TV Tropes Org

Forums

search forum titles
google site search
Wiki Headlines
We've switched servers and will be updating the old code over the next couple months, meaning that several things might break. Please report issues here.
Total posts: [119]  1  2  3  4
5

should (fictional) heroes kill/be violent?:

 101 Barkey, Thu, 14th Jun '12 11:32:22 AM from Bunker 051 Relationship Status: [TOP SECRET]
War Profiteer
Still barbarians to worry about though.

And I've never found out how to really appease the AI in civ games. All they want is to demand, demand, demand. It's fucking obnoxious the levels of tribute and technology they constantly want from you.

I usually play a combination of peace and war. I turtle like a mofo and have a small garrison of 2-3 units in each town, and then I get one mobile group of maybe 4-5 units in a stack that acts as my response force. I sit around focusing purely on tech and infrastructure, and only declare war if it's extremely advantageous and I've been able to build up a good enough military to destroy them.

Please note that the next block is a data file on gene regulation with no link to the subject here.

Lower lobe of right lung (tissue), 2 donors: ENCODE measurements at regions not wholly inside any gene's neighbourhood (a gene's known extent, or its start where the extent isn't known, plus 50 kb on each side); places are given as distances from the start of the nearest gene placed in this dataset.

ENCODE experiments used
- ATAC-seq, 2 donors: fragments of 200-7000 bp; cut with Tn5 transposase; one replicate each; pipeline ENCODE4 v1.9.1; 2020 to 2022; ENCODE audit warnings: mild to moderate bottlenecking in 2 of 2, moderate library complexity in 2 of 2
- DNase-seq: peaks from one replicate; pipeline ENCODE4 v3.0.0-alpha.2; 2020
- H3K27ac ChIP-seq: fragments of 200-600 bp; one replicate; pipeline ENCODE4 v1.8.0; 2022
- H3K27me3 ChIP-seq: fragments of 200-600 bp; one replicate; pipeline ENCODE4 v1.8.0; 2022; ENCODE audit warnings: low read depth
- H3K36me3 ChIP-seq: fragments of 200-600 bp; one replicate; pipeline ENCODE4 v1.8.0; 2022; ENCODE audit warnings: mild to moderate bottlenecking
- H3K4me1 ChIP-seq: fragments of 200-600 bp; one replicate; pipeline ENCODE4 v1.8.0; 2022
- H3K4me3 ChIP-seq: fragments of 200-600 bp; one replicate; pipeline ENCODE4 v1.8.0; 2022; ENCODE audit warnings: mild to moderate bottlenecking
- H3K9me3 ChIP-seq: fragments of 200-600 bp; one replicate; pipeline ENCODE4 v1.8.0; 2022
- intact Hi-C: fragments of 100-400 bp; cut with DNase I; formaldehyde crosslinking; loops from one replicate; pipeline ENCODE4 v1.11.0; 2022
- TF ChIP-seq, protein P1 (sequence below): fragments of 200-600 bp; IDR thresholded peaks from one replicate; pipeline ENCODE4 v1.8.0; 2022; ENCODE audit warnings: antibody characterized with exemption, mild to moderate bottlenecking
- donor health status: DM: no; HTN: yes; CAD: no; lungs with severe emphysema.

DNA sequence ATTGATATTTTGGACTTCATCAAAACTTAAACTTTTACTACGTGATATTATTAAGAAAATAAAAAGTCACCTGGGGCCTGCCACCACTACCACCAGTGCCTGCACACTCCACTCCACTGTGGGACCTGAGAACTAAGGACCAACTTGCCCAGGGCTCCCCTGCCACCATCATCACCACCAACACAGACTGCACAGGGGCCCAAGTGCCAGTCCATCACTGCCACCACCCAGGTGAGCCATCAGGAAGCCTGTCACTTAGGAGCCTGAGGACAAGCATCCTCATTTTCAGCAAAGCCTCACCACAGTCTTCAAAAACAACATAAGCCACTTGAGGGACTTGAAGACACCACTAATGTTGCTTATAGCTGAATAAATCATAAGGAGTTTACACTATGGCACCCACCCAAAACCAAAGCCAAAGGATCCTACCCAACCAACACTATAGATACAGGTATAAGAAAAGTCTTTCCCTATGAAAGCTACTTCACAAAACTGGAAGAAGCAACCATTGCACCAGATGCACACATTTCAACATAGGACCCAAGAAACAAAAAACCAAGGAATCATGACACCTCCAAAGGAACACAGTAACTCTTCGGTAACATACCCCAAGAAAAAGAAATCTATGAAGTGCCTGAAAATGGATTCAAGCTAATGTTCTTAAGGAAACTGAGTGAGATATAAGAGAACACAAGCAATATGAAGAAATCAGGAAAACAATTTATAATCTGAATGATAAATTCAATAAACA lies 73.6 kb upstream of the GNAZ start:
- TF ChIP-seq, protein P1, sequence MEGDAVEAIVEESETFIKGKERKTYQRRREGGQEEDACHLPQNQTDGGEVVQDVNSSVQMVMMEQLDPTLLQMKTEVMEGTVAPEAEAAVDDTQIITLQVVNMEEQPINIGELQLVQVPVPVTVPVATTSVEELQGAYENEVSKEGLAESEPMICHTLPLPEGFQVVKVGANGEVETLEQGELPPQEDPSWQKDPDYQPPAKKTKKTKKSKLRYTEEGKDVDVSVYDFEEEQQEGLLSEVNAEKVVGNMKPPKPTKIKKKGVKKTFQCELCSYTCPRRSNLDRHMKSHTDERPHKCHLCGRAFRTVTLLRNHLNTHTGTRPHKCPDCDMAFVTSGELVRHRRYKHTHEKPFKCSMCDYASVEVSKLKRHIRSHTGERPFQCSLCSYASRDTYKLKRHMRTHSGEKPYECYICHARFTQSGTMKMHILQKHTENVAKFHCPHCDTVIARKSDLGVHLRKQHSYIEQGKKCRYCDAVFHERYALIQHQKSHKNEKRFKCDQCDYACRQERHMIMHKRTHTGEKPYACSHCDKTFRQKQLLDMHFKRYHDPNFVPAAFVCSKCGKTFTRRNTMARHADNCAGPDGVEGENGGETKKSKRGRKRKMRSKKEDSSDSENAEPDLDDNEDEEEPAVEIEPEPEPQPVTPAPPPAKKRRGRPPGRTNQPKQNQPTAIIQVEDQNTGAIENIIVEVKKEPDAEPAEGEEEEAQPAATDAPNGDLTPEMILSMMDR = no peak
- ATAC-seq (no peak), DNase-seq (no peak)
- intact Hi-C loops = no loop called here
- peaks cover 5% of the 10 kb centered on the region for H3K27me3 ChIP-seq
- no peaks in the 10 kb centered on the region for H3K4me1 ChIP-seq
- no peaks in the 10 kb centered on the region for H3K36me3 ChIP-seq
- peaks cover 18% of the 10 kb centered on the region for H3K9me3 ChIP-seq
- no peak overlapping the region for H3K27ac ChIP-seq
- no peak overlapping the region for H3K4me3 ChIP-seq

The AR-15 is responsible for 95% of all deaths each year. The rest of the deaths are from obesity and drone strikes.
 102 Radical Taoist, Thu, 14th Jun '12 11:39:54 AM from the #GUniverse
scratching at .8, just hopin'
More true for V I guess, breadloaf. In III the AI couldn't handle small groups of fast units racing around the countryside and pillaging all their improvements, which would hardcore rape their production and growth. Taking entire continents by storm was relatively easy (at least before they developed that damned 2-square artillery).
Oh no, Civ 3, I totally agree. I tried playing pacifist for a long time. The world ended up a nuclear wasteland by the end.